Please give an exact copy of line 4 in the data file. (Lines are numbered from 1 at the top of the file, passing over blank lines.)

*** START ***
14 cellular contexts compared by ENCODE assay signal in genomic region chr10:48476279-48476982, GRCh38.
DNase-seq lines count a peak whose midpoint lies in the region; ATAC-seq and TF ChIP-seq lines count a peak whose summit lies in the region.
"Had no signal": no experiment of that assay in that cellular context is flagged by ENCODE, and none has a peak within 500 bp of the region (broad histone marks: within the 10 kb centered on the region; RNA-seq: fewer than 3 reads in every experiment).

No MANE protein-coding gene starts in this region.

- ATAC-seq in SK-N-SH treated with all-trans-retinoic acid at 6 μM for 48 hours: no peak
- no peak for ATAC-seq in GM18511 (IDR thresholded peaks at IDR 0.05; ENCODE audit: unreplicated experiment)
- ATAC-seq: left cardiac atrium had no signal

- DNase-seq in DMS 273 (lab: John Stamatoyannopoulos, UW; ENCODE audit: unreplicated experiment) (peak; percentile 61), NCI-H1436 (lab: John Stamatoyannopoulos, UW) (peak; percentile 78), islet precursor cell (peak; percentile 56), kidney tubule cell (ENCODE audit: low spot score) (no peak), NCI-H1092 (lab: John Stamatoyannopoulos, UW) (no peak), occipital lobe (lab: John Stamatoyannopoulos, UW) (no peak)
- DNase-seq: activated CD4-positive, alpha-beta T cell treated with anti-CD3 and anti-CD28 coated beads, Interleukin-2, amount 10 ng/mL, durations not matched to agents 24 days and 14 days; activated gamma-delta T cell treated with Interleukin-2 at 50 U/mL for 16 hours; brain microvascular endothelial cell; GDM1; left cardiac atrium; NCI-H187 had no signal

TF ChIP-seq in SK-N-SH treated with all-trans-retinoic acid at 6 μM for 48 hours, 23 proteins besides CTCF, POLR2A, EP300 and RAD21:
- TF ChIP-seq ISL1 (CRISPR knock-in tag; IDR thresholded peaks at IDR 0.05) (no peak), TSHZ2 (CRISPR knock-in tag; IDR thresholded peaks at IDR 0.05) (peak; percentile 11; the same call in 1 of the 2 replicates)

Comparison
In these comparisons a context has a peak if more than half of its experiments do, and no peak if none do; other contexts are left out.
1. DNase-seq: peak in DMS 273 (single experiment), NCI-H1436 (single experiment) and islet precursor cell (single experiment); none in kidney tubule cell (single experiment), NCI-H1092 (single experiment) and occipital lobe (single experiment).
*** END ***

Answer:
No MANE protein-coding gene starts in this region.